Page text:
Even though he wasn’t involved Baby reindeer In this case, Rufus-Isaacs sighed when I asked him about it. “The question I ask the creators is: Don’t you feel any responsibility towards the person you’re talking about?” he says. “If you are not completely accurate and you will be upset with them, don’t you have an obligation to disguise and protect them?” They changed Harvey’s name, but Rufus-Isaacs believes they kept too many identifying biographical details. Instead of having the fictional Martha work in the law the way the real Fiona Harvey does, he said, “Let’s make her a couturier or something!”

This resonates comment from Laura Wray, a woman accused Harvey of stalking her in real life. (Harvey denied Wray’s allegations and said Piers Morgan that Wray did them because Harvey was running for Congress at the time.) “It was clear to me and many others that she [‘Martha’] is my stalker,” she said. “They turned her into a lawyer. That detail has nothing to do with the story. They could hire her as a doctor or an accountant.” And she notes that Gunning seems similar to her: “I mean, she has the same laugh, even the same slightly funny waddle.”

For his part, Gadd said VF earlier this year’s theatrical version Baby reindeer received a lot of attention, and at that time he had not heard from Harvey. “And I think in [Netflix] as well as the show, we tried our best to disguise a lot of the aspects of all the real-life people on the show… so I think we covered ourselves as much as possible.”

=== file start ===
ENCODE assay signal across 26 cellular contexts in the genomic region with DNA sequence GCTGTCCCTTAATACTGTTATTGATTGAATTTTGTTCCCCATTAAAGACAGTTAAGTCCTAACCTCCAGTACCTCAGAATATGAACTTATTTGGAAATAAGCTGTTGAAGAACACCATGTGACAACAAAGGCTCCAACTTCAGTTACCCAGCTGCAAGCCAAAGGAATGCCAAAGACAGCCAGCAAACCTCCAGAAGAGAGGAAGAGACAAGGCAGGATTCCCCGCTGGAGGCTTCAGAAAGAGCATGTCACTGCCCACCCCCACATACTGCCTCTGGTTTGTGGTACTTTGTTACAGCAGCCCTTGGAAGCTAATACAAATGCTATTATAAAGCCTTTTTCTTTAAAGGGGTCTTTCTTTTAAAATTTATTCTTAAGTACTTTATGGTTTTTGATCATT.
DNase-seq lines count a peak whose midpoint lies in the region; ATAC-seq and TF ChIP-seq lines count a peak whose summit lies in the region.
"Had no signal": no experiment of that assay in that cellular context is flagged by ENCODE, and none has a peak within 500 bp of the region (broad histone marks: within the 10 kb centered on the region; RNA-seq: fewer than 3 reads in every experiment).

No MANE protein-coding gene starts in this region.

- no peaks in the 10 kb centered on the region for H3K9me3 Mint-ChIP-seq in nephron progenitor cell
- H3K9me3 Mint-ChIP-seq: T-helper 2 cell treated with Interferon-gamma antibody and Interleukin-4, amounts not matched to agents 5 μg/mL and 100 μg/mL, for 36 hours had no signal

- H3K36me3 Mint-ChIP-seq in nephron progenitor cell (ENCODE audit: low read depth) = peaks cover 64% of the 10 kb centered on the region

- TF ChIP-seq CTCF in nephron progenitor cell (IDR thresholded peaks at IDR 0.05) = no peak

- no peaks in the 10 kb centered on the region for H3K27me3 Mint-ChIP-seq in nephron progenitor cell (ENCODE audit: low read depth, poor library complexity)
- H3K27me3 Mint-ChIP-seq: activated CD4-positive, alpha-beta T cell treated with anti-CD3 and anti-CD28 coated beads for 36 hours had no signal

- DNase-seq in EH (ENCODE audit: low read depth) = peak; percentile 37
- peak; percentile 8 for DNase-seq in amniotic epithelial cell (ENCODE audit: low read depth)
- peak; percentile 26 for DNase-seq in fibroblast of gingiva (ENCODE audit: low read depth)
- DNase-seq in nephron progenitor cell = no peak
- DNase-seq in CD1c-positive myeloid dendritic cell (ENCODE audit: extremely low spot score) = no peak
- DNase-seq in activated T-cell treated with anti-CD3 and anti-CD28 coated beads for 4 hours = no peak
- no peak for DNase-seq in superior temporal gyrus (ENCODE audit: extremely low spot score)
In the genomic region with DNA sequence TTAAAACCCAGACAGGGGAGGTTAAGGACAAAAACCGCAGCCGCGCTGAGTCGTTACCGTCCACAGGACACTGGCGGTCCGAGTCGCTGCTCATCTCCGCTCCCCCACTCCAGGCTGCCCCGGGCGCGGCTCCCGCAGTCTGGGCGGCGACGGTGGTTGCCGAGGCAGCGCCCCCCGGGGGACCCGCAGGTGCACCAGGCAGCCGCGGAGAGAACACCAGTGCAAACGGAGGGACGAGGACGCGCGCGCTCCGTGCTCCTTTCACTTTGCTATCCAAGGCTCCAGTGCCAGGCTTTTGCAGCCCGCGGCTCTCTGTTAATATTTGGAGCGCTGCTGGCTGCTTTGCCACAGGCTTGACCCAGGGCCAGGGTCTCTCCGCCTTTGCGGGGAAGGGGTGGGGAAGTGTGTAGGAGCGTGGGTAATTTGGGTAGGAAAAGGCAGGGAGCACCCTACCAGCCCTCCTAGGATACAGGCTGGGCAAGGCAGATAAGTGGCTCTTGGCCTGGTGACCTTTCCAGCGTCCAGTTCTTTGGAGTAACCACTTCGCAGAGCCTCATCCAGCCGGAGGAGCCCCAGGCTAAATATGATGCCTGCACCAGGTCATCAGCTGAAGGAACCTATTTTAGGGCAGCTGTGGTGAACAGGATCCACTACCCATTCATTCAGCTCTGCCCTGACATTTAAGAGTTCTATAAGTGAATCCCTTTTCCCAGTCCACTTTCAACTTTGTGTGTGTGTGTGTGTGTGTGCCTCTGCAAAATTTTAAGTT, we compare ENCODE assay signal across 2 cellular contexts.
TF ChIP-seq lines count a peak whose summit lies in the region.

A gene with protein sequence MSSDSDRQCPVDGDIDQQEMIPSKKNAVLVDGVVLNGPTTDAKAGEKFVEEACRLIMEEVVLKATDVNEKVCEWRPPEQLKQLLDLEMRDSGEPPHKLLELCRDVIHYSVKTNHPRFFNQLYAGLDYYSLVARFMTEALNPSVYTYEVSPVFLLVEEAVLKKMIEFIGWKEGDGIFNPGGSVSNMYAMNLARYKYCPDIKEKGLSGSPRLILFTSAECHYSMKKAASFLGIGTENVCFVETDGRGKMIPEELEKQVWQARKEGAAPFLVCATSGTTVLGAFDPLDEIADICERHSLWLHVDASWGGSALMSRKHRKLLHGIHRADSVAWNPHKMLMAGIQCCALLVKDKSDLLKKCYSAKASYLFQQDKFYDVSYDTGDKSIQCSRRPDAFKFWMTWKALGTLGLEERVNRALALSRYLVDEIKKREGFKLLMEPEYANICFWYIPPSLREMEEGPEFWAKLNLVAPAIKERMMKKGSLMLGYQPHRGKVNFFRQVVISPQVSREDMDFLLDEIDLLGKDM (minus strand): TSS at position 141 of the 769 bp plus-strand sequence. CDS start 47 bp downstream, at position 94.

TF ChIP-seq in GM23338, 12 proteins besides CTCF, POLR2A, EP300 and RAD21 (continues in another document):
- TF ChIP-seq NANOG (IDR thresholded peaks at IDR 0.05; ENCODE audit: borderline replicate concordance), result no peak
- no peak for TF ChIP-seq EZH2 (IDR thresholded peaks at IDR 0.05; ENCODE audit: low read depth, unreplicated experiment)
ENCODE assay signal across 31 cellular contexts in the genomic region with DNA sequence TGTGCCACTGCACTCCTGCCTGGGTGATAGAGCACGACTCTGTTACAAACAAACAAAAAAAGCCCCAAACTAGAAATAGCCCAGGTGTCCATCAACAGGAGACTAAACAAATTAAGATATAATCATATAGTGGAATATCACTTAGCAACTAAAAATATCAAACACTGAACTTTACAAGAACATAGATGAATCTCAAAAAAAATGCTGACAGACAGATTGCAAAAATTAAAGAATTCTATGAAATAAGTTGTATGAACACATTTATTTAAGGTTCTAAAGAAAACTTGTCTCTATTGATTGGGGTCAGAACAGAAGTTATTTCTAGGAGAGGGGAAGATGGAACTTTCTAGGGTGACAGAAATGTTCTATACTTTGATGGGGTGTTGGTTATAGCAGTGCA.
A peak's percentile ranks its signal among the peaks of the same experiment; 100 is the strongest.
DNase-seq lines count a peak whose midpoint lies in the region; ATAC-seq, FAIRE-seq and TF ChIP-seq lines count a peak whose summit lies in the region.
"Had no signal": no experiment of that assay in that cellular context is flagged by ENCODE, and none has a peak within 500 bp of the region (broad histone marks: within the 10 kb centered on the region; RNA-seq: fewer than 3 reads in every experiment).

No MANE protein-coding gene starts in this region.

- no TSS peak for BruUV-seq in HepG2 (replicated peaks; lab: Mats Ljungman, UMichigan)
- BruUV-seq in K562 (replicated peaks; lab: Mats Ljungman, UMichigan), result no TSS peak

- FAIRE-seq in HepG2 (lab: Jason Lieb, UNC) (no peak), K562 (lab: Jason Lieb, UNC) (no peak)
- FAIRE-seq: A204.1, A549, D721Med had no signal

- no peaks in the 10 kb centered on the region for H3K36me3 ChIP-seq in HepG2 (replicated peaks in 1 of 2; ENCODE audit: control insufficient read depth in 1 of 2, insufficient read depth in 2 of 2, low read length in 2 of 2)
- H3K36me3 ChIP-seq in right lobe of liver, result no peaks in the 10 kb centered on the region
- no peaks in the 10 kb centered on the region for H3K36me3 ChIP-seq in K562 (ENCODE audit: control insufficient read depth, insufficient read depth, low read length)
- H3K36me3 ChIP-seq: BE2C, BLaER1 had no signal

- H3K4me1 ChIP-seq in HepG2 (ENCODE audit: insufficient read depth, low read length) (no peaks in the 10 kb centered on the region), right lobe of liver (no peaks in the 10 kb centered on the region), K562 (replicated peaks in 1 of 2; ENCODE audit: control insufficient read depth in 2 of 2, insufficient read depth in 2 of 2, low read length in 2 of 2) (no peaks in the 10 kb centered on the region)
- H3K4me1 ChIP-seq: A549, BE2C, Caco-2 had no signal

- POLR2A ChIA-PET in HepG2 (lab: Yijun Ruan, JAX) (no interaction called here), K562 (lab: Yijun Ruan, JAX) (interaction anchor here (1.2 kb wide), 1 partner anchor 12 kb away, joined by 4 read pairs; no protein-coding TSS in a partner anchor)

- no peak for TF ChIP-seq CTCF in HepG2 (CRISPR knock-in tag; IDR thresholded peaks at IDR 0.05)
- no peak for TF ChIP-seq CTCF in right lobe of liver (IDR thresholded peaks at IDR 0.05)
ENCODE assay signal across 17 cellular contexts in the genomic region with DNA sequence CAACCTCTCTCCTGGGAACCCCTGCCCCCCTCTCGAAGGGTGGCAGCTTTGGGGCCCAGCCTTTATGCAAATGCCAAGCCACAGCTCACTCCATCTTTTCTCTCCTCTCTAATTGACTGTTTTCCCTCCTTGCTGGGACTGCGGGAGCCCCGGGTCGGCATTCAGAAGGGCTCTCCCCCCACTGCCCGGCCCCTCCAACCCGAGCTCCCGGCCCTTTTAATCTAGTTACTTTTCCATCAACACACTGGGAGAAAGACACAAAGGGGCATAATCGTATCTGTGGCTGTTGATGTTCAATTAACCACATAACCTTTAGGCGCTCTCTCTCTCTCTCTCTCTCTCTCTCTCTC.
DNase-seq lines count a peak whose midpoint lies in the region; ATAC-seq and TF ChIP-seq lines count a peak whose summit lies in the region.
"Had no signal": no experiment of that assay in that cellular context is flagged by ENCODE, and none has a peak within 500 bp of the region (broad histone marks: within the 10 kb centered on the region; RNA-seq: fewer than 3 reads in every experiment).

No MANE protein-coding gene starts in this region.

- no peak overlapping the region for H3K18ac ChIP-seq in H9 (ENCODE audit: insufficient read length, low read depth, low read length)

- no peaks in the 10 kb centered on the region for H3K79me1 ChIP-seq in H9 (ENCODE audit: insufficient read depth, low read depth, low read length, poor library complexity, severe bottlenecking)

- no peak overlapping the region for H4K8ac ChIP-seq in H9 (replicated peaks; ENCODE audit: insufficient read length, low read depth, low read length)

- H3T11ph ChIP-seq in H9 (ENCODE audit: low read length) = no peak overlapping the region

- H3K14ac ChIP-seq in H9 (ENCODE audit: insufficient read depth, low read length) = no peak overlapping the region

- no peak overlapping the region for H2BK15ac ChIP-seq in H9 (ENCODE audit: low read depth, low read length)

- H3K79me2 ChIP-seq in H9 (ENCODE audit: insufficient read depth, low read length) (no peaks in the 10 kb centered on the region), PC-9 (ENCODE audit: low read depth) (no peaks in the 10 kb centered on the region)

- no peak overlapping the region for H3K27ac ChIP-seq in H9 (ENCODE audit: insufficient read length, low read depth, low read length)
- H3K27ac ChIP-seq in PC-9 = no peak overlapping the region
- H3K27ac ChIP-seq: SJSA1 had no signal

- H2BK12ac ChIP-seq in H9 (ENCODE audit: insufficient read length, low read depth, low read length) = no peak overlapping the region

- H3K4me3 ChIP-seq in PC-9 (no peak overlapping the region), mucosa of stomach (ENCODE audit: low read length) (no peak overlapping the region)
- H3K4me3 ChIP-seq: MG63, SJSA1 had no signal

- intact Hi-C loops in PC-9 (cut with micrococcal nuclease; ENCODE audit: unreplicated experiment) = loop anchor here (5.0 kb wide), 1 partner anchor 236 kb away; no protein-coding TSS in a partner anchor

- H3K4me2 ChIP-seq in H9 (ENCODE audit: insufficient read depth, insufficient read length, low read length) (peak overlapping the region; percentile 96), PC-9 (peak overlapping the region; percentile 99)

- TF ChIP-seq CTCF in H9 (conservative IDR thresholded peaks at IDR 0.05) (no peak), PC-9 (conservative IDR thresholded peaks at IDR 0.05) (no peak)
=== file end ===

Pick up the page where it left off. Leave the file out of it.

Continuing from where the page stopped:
Rufus-Isaacs agrees that creators should have time to play with real characters—with one simple caveat. “If they make someone less likable, I think it’s their duty to disguise that person by completely changing their name and important biographical details about them. If they do, then they have the freedom to do what they want.” On the other hand, he says, “The effect is that people watch a movie that they understand to be based on real life, so they judge the person in question, not for who they actually are but for how they are portrayed.” described in the movie. And for those [portrayed] Without flattery, their reputation will be completely tarnished. You are really doing them a disservice.”

Vanity fair Fiona Harvey and Netflix have been contacted for further comment.